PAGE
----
Ahead of a decision on whether to allow Huawei to supply some "non-core" parts for the UK network, a US delegation has presented the UK with new evidence claiming to show the security risks posed by the Chinese firm.
A decision is expected to be taken later this month, but what's wrong with Huawei, and are they a company we can trust?
Here's everything you need to know about the situation:
What's so bad about Huawei?
The technology company has come under fire in recent months, particularly in the US where Donald Trump continues to attack the Chinese firm.
Last year, Trump issued an executive order blocking transactions involving information or communications technology that “poses an unacceptable risk to the national security of the United States", describing the company as "something that’s very dangerous".
At the same time, the US Department of Commerce announced Huawei had been added to an index of companies and people deemed a threat to American security.
US intelligence agencies including the National Security Agency (NSA), FBI and CIA have previously implored American citizens to avoid using Huawei smartphones and services over fears the company may pass user data back to the Chinese government and engage in espionage.
Google also revoked Huawei's access to its Android operating system, though Huawei confirmed it would continue to support its smartphones and tablets with security updates and services.
The Chinese firm also developed its own operating system in response to the Android ban, an open-source software called HarmonyOS which can be adapted for use across a wide variety of electronic devices.
Richard Yu, chief executive of Huawei's consumer business group, described HarmonyOS as "trustworthy and secure", and announced the new system will be shipped with Huawei's smart screen products, such as TV sets, later this year in China, before being rolled out to other countries.
Will the UK ban Huawei?
On the campaign trail ahead of last December's general election, Boris Johnson has gave his strongest hint yet that he was planning to ban the Chinese firm from building Britain's 5G mobile networks, after discussing the US issue with the President.
At the Nato summit in Watford, Donald Trump lobbied the Prime Minister and other world leaders to exclude Huawei from crucial national infrastructure.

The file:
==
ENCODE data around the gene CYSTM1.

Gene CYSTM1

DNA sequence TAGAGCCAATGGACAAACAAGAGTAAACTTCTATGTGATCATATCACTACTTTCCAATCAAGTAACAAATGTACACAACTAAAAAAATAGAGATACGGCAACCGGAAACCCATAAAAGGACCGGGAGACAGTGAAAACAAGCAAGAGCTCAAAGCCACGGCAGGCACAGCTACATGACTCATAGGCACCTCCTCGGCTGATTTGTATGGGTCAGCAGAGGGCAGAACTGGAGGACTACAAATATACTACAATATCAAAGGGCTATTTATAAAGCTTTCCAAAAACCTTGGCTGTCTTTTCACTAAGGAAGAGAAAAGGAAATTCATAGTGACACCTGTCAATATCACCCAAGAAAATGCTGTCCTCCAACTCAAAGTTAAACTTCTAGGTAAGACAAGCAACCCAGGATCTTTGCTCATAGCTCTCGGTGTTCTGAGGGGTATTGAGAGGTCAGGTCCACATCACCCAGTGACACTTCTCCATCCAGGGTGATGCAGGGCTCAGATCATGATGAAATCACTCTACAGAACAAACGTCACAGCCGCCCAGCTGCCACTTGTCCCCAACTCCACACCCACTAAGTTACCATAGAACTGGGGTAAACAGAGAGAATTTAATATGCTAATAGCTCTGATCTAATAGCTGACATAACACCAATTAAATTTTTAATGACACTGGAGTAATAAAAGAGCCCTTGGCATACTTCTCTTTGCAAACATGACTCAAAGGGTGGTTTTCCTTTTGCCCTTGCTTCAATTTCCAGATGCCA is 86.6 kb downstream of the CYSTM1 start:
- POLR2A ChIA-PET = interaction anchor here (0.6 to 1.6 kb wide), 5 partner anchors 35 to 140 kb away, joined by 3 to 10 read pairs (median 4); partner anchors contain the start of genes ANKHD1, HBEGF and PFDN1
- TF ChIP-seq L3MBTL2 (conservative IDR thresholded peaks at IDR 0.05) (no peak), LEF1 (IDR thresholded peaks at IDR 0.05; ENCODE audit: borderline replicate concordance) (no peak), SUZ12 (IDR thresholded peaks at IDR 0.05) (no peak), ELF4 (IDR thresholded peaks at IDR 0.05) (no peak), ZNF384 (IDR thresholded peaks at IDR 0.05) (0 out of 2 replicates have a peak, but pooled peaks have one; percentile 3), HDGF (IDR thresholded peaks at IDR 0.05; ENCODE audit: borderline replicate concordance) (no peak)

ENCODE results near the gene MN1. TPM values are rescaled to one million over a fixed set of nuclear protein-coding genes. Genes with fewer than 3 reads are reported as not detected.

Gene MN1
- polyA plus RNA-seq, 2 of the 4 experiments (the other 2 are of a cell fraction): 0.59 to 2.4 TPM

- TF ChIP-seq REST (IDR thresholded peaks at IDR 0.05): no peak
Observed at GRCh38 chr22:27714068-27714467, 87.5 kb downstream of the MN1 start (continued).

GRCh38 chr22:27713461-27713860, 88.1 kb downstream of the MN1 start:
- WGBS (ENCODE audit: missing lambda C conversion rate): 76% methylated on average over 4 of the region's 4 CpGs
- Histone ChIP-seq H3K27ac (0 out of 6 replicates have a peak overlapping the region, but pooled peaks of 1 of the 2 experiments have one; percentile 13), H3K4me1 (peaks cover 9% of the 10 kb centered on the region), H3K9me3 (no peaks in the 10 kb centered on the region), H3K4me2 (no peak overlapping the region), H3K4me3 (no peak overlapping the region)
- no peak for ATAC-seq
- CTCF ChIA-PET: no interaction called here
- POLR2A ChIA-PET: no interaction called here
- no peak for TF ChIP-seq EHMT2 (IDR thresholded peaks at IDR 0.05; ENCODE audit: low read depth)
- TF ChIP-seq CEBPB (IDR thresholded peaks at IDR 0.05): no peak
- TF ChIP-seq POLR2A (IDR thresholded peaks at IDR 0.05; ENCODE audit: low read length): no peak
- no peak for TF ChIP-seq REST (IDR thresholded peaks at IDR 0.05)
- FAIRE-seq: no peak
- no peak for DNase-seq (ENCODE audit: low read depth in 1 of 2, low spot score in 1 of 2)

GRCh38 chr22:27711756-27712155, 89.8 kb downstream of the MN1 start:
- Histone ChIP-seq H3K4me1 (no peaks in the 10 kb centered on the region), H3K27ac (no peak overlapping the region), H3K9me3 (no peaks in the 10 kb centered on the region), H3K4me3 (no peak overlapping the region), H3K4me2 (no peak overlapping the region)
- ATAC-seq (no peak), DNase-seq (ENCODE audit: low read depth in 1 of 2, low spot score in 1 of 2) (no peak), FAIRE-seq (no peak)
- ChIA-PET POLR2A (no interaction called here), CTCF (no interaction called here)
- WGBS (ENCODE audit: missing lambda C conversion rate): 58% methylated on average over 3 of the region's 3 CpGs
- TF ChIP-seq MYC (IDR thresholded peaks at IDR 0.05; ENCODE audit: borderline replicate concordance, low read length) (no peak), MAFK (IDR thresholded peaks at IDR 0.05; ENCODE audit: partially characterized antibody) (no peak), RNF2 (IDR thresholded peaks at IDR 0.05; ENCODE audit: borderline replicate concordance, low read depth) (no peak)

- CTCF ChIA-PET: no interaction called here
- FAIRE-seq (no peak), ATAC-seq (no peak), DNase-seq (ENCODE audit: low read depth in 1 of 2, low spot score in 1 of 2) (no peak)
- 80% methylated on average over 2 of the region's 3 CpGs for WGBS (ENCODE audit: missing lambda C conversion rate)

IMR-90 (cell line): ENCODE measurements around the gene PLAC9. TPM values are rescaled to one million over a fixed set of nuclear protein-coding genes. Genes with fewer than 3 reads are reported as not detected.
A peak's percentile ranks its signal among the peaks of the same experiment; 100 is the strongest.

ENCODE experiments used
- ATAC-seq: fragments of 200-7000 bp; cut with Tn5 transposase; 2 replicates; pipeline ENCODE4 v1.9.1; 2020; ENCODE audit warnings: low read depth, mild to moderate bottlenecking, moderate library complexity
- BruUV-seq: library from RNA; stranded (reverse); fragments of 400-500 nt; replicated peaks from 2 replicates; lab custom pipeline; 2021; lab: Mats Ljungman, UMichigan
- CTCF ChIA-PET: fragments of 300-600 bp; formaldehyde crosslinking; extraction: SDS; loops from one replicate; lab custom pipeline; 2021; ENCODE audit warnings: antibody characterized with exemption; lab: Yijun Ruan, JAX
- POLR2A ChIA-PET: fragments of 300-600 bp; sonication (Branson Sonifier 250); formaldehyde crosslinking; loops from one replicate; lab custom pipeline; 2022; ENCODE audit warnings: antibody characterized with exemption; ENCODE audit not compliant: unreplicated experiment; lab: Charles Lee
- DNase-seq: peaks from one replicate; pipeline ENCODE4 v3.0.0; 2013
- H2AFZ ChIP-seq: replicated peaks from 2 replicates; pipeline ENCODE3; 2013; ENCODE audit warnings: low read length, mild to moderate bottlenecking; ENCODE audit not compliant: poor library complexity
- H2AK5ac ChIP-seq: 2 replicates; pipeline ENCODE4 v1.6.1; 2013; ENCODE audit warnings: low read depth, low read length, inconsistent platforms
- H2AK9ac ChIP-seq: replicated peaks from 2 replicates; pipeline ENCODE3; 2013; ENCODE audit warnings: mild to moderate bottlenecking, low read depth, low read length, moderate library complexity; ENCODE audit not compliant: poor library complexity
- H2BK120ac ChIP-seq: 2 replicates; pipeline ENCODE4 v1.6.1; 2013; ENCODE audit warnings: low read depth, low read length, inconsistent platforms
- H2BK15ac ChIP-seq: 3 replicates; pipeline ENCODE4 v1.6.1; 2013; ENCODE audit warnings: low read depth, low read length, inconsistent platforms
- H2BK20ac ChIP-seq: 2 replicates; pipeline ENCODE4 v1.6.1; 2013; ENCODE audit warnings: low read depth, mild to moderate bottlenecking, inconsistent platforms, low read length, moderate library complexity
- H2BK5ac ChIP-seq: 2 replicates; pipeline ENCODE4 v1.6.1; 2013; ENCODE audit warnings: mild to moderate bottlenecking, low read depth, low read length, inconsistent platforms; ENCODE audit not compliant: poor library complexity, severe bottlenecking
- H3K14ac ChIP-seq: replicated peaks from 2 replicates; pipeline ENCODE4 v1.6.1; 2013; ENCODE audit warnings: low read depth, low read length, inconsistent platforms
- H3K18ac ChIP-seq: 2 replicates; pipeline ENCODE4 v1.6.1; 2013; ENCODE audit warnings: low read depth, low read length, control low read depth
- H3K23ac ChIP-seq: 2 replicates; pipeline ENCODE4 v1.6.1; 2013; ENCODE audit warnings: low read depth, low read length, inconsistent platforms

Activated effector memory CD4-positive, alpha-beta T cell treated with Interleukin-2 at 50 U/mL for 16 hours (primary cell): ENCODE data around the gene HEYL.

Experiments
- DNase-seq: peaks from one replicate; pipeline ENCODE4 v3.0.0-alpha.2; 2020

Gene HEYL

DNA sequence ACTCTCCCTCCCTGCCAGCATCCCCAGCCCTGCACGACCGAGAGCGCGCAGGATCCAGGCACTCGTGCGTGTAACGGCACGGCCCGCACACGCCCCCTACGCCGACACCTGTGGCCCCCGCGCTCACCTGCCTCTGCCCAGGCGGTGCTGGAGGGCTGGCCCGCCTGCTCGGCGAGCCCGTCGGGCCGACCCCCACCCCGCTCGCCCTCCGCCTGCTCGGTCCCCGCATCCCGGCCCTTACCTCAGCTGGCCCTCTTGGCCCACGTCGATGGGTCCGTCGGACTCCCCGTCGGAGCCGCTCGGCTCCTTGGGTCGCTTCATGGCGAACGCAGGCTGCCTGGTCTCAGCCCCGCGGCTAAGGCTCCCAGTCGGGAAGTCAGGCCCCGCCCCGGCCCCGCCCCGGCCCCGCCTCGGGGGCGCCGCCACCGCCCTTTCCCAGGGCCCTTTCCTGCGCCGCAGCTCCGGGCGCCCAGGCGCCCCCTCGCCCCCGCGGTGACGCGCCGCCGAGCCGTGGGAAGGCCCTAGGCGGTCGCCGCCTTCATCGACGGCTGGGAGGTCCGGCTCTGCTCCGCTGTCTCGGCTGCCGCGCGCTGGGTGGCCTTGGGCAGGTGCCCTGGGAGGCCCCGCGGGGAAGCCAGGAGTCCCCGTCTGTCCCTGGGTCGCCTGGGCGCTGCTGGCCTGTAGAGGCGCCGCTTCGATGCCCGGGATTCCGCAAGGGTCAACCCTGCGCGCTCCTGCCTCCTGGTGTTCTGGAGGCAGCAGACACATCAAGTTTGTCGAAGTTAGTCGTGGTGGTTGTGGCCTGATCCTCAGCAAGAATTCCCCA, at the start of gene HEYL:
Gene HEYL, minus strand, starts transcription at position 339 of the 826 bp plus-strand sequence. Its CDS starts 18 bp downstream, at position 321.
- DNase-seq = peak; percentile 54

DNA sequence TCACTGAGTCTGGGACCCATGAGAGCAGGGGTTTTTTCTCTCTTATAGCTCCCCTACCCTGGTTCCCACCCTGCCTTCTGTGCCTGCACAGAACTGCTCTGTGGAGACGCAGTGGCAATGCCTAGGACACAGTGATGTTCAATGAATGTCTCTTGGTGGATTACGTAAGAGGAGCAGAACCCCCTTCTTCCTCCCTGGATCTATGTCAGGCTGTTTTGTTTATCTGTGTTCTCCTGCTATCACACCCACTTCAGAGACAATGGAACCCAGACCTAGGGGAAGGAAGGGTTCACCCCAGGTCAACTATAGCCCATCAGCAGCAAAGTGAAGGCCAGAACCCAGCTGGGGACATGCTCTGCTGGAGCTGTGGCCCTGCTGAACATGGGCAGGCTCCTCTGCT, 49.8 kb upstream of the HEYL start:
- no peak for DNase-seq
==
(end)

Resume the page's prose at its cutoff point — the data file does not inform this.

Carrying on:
Johnson told a press conference: "I don't want this country to be unnecessarily hostile to investment from overseas.
"On the other hand we cannot prejudice our vital national security interest, nor can we prejudice our ability to co-operate with other Five Eyes security partners and that will be the key criteria that informs our decision about Huawei."
In May 2019, Theresa May give Huawei limited involvement in building the UK’s forthcoming 5G network, angering ministers who favoured a total ban on the company’s equipment.
Robert Strayer, the deputy assistant secretary for cyber at the US State Department, said the UK’s decision represented an “unacceptable risk” to security because of its links to an “authoritarian government”.
A senior Government official insisted that no final decision had been made and pointed out that totally excluding Huawei would make it harder to build a comprehensive 5G network in the years to come, because so few firms are equipped to do it.
What do Huawei have to say?
On the issue, a Huawei spokesperson said: “We’re confident the UK government will continue to take an objective, evidence-based approach to cyber security.
"Our customers trust us because we supply the kind of secure, resilient systems called for by the Nato Declaration and will continue working with them to build innovative new networks."
Huawei has repeatedly denied all allegations its equipment could be used for espionage and ties to its native government, beyond paying taxes.
What if I already own a Huawei phone?
Whatever the government's decision is, it will not affect those who already own a Huawei phone.
The decision is on whether to allow Huawei to supply some "non-core" parts for the UK network; if the government decides against Huawei, alternative parts and tech will have to be found from other suppliers.
The 5G network will still go ahead, and all phones will be able to work off it; the current 4G network remains unchanged.